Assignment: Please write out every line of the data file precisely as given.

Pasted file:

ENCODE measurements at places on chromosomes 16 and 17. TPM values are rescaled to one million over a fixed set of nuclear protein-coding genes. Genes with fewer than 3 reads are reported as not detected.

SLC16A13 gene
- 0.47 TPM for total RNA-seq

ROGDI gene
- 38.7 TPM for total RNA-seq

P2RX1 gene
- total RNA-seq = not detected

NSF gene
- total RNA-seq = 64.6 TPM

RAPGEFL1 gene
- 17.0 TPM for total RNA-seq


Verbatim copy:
ENCODE measurements at places on chromosomes 16 and 17. TPM values are rescaled to one million over a fixed set of nuclear protein-coding genes. Genes with fewer than 3 reads are reported as not detected.

SLC16A13 gene
- 0.47 TPM for total RNA-seq

ROGDI gene
- 38.7 TPM for total RNA-seq

P2RX1 gene
- total RNA-seq = not detected

NSF gene
- total RNA-seq = 64.6 TPM

RAPGEFL1 gene
- 17.0 TPM for total RNA-seq